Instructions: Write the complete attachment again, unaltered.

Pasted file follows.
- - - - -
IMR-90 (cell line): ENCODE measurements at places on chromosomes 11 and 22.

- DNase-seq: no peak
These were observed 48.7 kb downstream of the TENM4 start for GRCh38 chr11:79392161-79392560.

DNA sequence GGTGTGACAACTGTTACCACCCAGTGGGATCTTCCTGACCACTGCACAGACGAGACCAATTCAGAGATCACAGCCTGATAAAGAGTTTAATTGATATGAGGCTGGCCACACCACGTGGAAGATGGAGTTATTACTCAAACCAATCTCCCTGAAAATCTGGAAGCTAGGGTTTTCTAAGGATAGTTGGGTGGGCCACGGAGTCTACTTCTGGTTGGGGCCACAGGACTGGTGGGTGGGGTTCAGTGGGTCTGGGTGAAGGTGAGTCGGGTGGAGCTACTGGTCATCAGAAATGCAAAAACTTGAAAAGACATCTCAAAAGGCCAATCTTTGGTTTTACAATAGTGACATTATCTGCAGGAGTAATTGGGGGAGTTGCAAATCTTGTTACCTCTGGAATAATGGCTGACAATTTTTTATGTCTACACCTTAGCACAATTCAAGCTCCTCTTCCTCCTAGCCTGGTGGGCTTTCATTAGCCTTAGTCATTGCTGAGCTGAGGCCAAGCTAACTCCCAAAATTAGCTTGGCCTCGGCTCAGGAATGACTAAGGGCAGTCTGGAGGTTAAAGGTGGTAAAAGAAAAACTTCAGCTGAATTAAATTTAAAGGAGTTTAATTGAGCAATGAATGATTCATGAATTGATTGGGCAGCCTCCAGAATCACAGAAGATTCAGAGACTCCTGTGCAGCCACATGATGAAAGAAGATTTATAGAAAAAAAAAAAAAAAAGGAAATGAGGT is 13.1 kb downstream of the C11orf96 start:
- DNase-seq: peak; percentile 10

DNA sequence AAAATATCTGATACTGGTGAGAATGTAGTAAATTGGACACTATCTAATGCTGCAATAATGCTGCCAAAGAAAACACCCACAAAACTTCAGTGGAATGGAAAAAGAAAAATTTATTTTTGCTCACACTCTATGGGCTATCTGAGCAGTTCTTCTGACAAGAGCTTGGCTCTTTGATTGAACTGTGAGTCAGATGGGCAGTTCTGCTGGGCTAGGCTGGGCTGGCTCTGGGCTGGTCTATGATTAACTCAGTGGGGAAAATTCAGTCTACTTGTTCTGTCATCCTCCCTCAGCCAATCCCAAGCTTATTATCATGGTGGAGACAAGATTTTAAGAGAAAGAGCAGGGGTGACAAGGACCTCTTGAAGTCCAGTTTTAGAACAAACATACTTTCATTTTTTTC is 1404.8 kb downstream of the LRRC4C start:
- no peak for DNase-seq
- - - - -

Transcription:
IMR-90 (cell line): ENCODE measurements at places on chromosomes 11 and 22.

- DNase-seq: no peak
These were observed 48.7 kb downstream of the TENM4 start for GRCh38 chr11:79392161-79392560.

DNA sequence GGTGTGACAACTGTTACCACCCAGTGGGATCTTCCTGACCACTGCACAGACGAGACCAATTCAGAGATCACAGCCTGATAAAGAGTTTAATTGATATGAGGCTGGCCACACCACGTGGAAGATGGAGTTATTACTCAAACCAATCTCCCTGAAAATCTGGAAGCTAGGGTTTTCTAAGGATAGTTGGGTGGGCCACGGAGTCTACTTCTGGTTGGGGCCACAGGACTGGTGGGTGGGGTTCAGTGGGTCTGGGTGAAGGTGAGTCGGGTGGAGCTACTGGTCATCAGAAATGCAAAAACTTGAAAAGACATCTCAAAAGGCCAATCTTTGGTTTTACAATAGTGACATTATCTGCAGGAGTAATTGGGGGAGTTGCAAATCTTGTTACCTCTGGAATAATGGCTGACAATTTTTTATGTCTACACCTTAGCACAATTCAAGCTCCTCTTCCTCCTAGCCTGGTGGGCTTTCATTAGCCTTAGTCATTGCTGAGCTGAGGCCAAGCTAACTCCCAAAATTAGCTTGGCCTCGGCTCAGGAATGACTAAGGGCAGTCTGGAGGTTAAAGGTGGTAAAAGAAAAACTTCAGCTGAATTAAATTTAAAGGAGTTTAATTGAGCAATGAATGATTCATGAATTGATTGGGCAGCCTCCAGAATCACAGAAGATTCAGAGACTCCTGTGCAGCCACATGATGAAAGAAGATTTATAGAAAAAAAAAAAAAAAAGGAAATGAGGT is 13.1 kb downstream of the C11orf96 start:
- DNase-seq: peak; percentile 10

DNA sequence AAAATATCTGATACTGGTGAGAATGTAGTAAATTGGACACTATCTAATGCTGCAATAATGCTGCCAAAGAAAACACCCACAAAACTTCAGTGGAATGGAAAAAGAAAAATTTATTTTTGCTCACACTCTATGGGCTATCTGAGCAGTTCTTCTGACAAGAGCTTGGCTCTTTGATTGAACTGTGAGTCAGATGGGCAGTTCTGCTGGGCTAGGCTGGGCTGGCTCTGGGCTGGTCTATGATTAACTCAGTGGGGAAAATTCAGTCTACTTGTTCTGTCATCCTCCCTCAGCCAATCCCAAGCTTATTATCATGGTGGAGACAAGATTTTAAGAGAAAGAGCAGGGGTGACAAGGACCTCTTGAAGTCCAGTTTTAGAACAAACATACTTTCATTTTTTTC is 1404.8 kb downstream of the LRRC4C start:
- no peak for DNase-seq